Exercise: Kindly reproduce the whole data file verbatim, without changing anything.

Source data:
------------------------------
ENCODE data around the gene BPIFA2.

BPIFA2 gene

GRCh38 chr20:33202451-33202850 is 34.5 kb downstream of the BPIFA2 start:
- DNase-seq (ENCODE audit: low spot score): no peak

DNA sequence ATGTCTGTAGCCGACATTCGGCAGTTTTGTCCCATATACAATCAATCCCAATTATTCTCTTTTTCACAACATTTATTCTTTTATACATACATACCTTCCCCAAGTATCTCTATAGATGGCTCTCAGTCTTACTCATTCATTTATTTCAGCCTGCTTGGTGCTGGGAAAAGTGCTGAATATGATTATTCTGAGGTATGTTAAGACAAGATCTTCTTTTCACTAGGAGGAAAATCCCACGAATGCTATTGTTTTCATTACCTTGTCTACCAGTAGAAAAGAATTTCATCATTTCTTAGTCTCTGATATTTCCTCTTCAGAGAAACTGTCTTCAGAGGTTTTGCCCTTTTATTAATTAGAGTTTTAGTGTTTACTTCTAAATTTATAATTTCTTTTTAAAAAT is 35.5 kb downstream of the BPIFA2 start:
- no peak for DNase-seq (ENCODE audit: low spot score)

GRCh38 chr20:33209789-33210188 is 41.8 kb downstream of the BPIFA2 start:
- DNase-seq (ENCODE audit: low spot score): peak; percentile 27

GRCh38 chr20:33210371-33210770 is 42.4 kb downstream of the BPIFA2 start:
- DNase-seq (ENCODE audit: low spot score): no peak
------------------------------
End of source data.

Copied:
ENCODE data around the gene BPIFA2.

BPIFA2 gene

GRCh38 chr20:33202451-33202850 is 34.5 kb downstream of the BPIFA2 start:
- DNase-seq (ENCODE audit: low spot score): no peak

DNA sequence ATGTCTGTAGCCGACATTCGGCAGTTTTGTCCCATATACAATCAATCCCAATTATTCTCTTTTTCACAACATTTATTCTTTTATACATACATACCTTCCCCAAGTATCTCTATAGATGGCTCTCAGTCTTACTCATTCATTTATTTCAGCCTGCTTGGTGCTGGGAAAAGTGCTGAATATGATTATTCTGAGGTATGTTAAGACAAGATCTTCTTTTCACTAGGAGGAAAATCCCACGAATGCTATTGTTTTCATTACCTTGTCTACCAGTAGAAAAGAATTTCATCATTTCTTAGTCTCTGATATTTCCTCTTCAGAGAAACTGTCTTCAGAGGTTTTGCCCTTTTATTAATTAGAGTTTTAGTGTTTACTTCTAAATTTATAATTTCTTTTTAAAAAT is 35.5 kb downstream of the BPIFA2 start:
- no peak for DNase-seq (ENCODE audit: low spot score)

GRCh38 chr20:33209789-33210188 is 41.8 kb downstream of the BPIFA2 start:
- DNase-seq (ENCODE audit: low spot score): peak; percentile 27

GRCh38 chr20:33210371-33210770 is 42.4 kb downstream of the BPIFA2 start:
- DNase-seq (ENCODE audit: low spot score): no peak